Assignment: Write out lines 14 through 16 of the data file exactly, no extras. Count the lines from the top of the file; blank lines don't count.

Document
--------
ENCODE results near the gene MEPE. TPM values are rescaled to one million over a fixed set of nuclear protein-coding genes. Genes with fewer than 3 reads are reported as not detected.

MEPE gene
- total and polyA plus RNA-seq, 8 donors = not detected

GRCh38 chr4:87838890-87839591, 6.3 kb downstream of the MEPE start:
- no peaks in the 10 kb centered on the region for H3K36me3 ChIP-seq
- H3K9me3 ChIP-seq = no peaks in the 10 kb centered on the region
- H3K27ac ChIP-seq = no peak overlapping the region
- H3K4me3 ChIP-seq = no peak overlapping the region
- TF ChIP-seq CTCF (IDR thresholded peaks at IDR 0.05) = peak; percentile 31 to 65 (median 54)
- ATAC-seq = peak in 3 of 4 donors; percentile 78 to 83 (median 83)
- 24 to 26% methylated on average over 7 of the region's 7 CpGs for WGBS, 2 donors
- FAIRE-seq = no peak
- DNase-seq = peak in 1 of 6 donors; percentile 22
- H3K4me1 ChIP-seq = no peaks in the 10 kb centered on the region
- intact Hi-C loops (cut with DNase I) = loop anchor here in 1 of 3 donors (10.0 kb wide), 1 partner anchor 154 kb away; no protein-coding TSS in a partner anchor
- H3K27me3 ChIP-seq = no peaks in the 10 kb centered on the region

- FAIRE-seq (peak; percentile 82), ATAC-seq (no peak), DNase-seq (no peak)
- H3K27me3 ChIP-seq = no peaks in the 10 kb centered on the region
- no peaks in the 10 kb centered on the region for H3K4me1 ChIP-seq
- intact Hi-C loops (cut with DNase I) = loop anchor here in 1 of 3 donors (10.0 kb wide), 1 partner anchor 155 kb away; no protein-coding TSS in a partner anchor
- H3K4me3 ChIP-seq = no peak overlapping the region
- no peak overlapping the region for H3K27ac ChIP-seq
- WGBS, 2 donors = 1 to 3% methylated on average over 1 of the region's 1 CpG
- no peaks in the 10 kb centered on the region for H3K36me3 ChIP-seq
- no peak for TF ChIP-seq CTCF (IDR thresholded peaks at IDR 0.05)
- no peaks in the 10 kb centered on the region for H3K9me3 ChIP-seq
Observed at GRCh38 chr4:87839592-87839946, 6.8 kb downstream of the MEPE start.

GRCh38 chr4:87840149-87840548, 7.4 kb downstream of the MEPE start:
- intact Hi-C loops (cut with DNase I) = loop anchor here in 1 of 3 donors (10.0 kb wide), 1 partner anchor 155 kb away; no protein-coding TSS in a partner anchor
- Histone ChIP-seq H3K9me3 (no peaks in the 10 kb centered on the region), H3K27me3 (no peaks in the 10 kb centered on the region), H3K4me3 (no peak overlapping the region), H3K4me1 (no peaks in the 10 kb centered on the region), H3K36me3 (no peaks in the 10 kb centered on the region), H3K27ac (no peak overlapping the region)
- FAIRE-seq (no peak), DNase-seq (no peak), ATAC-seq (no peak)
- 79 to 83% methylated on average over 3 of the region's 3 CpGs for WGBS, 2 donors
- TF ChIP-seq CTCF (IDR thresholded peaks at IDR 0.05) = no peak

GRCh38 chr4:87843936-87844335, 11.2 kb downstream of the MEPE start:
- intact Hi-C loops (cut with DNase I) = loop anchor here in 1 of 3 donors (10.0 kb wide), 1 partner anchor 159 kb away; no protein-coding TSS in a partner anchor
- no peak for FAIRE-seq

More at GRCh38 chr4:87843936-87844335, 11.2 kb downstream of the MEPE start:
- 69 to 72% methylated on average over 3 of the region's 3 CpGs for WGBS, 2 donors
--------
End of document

- H3K4me1 ChIP-seq = no peaks in the 10 kb centered on the region
- intact Hi-C loops (cut with DNase I) = loop anchor here in 1 of 3 donors (10.0 kb wide), 1 partner anchor 154 kb away; no protein-coding TSS in a partner anchor
- H3K27me3 ChIP-seq = no peaks in the 10 kb centered on the region